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September 13, 2000
Doctoring The Numbers
The Doctor Returns
It's good to be back.
It's good to be anywhere but within the clutches of the Russ Branyan Fan Club, actually. These were no benevolent captors, let me tell you. You don't know pain until you've been forced to watch every one of Rey Ordonez's 2,212 career plate appearances. I tried to put on a brave face, and when it was concluded I even tried to fake nonchalance. "Is that all you guys are capable of?" I dared them.
I immediately regretted my bravado, but that didn't stop them from dragging out the David Howard tapes. The horror. The humanity.
Thankfully, just as they promised me they would "get Rafael Belliard on your ass," John Hart acquiesced to their demands and Branyan was recalled from Buffalo. It has taken me nearly two weeks to recover from the trauma, but I trust you understand.
And now, on with the countdown.
Just Call Him "Dazzy" Smith
When the Marlins discarded Brant Brown in a three-way trade for Chuck Smith earlier this season, then called up the 30-year-old journeyman Smith, it was hardly a unique event. After all, one of the pitchers he joined on the Marlins' staff was Joe Strong, who had just reached the majors for the first time as well--at age 37.
But unlike Strong, who has pitched sparingly for the Fish and has a 7.32 ERA, Smith has become one of the pivotal members of the Marlins' staff. After matching Randy Johnson on Sunday night in a game the Marlins would go on to win, Smith is 4-5 with an impressive 3.47 ERA in 16 starts. Smith also has 95 strikeouts in 104 innings of work. Since 1900, only two players who debuted at age 30 or older have struck out at least 100 batters in their first season:
Name Year Age K
(Categorizing Masato Yoshii as a rookie in 1998 is, frankly, an insult to the caliber of play of Japanese baseball.)
With at least three more starts left, Smith may still pass Yoshii and rank behind only Wayne LaMaster on the list of late-blooming strikeout pitchers.
LaMaster reached the major leagues out of desperation on the part of the Phillies, who for much of the century were by far the worst team, year in and year out, in all of baseball. The Phillies had finished above .500 just once (1932) since 1917, and were in the midst of a 13-year stretch (1933-45) in which they finished seventh or eighth (in an eight-team league) every year. In 1937, LaMaster led the Phillies with 15 wins, but led the entire league with 19 losses.
One of his teammates that year was Hugh Mulcahy, the only player in recorded history whose nickname was "Losing Pitcher". The following season, LaMaster went 4-8, 7.32 and dropped out of sight; the Phillies finished 45-105, 43 games out of first place and 24 1/2 games out of seventh! Only two teams since 1900 (the 1916 A's and 1935 Braves) have finished deeper in the cellar.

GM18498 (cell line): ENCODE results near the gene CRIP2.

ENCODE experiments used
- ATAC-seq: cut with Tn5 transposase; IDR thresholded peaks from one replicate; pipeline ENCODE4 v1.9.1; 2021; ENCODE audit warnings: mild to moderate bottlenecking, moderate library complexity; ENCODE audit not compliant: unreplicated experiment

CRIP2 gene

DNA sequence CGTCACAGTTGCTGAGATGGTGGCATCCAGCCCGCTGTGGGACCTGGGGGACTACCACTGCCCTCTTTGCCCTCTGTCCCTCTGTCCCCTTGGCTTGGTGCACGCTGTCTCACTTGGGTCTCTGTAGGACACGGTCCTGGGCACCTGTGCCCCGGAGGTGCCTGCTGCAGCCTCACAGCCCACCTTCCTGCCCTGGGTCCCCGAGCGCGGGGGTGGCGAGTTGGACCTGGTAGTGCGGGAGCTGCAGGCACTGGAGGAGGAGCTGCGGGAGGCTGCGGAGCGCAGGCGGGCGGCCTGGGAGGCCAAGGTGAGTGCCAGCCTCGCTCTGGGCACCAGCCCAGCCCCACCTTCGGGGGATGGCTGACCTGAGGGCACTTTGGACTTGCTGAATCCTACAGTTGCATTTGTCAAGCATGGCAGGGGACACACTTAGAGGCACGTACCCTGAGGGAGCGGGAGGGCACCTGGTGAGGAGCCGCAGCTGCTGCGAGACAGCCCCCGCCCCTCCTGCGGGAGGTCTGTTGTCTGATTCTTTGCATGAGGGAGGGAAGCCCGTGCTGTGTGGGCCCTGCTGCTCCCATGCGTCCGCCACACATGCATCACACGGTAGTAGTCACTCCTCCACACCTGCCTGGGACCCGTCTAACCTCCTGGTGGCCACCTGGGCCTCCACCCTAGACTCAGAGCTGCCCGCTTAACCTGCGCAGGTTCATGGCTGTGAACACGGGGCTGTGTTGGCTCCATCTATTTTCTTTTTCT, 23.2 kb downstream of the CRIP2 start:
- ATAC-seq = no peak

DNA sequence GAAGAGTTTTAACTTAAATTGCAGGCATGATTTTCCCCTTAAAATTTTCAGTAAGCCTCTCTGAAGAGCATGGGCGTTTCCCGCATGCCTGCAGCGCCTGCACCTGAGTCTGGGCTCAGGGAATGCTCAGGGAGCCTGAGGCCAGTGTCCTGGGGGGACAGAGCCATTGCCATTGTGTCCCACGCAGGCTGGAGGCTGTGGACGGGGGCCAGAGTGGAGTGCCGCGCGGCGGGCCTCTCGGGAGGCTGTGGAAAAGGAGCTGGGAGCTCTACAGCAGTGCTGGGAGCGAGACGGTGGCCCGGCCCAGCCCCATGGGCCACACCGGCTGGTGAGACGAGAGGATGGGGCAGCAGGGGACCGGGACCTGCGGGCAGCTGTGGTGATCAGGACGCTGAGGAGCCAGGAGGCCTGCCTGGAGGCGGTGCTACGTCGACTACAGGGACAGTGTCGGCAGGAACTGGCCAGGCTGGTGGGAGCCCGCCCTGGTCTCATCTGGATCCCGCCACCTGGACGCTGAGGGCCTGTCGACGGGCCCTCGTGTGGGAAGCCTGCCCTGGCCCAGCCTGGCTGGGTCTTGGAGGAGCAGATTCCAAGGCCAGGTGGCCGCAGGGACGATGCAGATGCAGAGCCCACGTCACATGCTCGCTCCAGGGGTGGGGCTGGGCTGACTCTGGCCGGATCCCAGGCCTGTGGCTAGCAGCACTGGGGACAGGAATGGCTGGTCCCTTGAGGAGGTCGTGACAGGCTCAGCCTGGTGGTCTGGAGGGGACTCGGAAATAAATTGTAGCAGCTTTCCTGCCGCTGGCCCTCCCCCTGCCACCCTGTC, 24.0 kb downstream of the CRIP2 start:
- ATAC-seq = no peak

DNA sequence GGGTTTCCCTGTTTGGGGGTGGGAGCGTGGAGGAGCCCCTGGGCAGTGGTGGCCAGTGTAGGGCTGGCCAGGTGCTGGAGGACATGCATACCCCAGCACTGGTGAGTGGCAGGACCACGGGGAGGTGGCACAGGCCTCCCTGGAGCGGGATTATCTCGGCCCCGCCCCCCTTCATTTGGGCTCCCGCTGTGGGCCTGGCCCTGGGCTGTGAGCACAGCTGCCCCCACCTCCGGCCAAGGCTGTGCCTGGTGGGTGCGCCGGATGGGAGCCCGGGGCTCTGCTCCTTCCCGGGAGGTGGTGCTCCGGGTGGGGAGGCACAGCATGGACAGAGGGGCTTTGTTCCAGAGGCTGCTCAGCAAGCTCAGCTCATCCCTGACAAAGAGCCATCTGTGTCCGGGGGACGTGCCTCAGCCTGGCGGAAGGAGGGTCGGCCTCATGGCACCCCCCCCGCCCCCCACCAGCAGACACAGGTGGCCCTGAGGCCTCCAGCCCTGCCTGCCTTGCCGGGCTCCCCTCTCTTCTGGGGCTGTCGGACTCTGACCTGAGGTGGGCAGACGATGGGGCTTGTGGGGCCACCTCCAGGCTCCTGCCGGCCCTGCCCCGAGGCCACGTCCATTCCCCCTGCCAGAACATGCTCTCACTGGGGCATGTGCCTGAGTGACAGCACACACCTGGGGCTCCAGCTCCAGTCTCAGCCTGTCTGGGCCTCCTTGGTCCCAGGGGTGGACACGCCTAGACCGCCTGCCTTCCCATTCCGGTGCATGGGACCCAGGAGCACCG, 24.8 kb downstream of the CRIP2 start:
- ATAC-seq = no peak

The Marlins, who still have a chance to finish at .500, are certainly no relation to the Phillies, who by the way finally finished over .500 again in 1949. (If the Phillies had lost two more games in 1932, they would have finished under .500 for 31 consecutive years.) And Chuck Smith, whose ERA is more than a run better than the league average, is no Wayne LaMaster.
Who does Smith resemble? Well, in 1922, a 31-year-old rookie pitcher came up with the Brooklyn Dodgers and had an outstanding season, going 18-12, 3.70, leading the league with five shutouts and 134 strikeouts. He doesn't qualify for our list above, because he had made a start for the Pirates in 1915 and made a few appearances with the Yankees in the interim, but no one expected a damn thing from Dazzy Vance when he was given a shot by manager Wilbert Robinson.
And Vance was hardly finished. Beginning in 1922, Vance led the NL in strikeouts for seven consecutive seasons, a record that is still unmatched. He led the league in ERA three times, the last time coming when he was 39. And in 1924, Vance had one of the most dominating seasons ever recorded by a pitcher, going 28-6, 2.16 and winning the MVP award. That season, he struck out a career-high 262 batters. This came in an era of lively balls and batters choking up six inches on a bat, when pitchers averaged just 2.8 whiffss per nine innings and the entire Phillies staff recorded just 349 strikeouts.
This was the NL leader board in strikeouts that season:
Name Team K
Only one other pitcher in the entire league had even one-third as many strikeouts as Vance. Aside from Babe Ruth, who hit three times as many home runs as the third-place finisher in 1920, 1927 and 1928, I dare you to find another instance in which one player so thoroughly dominated his league in any significant category.
Vance would finish his career with 197 wins, every one of them after his 31st birthday. Only five pitchers in history won more games after they turned 31. Vance was elected into the Hall of Fame in 1955.
That's not to say that Chuck Smith is likely to develop into one of the most dominant pitchers in baseball over the next ten years. But in a game in which anything can happen, remember that not only is it possible, but it's been done before.
Rany Jazayerli, M.D., can be reached at firstname.lastname@example.org.